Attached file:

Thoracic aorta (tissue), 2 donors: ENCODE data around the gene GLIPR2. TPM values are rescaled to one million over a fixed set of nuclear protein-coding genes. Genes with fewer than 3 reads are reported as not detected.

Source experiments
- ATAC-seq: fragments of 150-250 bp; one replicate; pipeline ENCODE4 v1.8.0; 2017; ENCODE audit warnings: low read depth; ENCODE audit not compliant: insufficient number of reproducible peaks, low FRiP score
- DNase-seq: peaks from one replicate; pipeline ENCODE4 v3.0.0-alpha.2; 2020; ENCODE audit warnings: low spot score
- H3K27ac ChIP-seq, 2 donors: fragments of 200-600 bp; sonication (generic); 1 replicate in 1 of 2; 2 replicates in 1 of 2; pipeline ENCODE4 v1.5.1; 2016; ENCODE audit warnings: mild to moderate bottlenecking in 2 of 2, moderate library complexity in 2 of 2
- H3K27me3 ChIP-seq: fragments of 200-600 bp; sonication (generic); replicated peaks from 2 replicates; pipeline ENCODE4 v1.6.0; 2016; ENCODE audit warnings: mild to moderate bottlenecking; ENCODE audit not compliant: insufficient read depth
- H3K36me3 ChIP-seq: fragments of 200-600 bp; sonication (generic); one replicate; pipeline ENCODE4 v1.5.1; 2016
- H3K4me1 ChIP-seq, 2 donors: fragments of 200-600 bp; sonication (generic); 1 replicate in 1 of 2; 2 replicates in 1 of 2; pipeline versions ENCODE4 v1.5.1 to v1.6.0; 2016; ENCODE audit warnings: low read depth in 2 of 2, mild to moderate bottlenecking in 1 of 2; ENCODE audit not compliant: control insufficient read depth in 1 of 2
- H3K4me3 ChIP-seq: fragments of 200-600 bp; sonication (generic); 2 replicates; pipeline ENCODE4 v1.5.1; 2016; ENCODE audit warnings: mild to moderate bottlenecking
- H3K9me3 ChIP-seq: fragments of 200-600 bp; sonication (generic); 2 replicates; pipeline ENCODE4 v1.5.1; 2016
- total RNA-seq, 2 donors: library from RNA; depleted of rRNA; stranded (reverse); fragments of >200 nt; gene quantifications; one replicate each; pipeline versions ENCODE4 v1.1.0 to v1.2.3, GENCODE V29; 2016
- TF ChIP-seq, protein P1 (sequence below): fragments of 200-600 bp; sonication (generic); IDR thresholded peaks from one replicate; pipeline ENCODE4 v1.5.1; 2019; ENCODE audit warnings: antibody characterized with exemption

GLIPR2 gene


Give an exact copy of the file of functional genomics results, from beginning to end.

Thoracic aorta (tissue), 2 donors: ENCODE data around the gene GLIPR2. TPM values are rescaled to one million over a fixed set of nuclear protein-coding genes. Genes with fewer than 3 reads are reported as not detected.

Source experiments
- ATAC-seq: fragments of 150-250 bp; one replicate; pipeline ENCODE4 v1.8.0; 2017; ENCODE audit warnings: low read depth; ENCODE audit not compliant: insufficient number of reproducible peaks, low FRiP score
- DNase-seq: peaks from one replicate; pipeline ENCODE4 v3.0.0-alpha.2; 2020; ENCODE audit warnings: low spot score
- H3K27ac ChIP-seq, 2 donors: fragments of 200-600 bp; sonication (generic); 1 replicate in 1 of 2; 2 replicates in 1 of 2; pipeline ENCODE4 v1.5.1; 2016; ENCODE audit warnings: mild to moderate bottlenecking in 2 of 2, moderate library complexity in 2 of 2
- H3K27me3 ChIP-seq: fragments of 200-600 bp; sonication (generic); replicated peaks from 2 replicates; pipeline ENCODE4 v1.6.0; 2016; ENCODE audit warnings: mild to moderate bottlenecking; ENCODE audit not compliant: insufficient read depth
- H3K36me3 ChIP-seq: fragments of 200-600 bp; sonication (generic); one replicate; pipeline ENCODE4 v1.5.1; 2016
- H3K4me1 ChIP-seq, 2 donors: fragments of 200-600 bp; sonication (generic); 1 replicate in 1 of 2; 2 replicates in 1 of 2; pipeline versions ENCODE4 v1.5.1 to v1.6.0; 2016; ENCODE audit warnings: low read depth in 2 of 2, mild to moderate bottlenecking in 1 of 2; ENCODE audit not compliant: control insufficient read depth in 1 of 2
- H3K4me3 ChIP-seq: fragments of 200-600 bp; sonication (generic); 2 replicates; pipeline ENCODE4 v1.5.1; 2016; ENCODE audit warnings: mild to moderate bottlenecking
- H3K9me3 ChIP-seq: fragments of 200-600 bp; sonication (generic); 2 replicates; pipeline ENCODE4 v1.5.1; 2016
- total RNA-seq, 2 donors: library from RNA; depleted of rRNA; stranded (reverse); fragments of >200 nt; gene quantifications; one replicate each; pipeline versions ENCODE4 v1.1.0 to v1.2.3, GENCODE V29; 2016
- TF ChIP-seq, protein P1 (sequence below): fragments of 200-600 bp; sonication (generic); IDR thresholded peaks from one replicate; pipeline ENCODE4 v1.5.1; 2019; ENCODE audit warnings: antibody characterized with exemption

GLIPR2 gene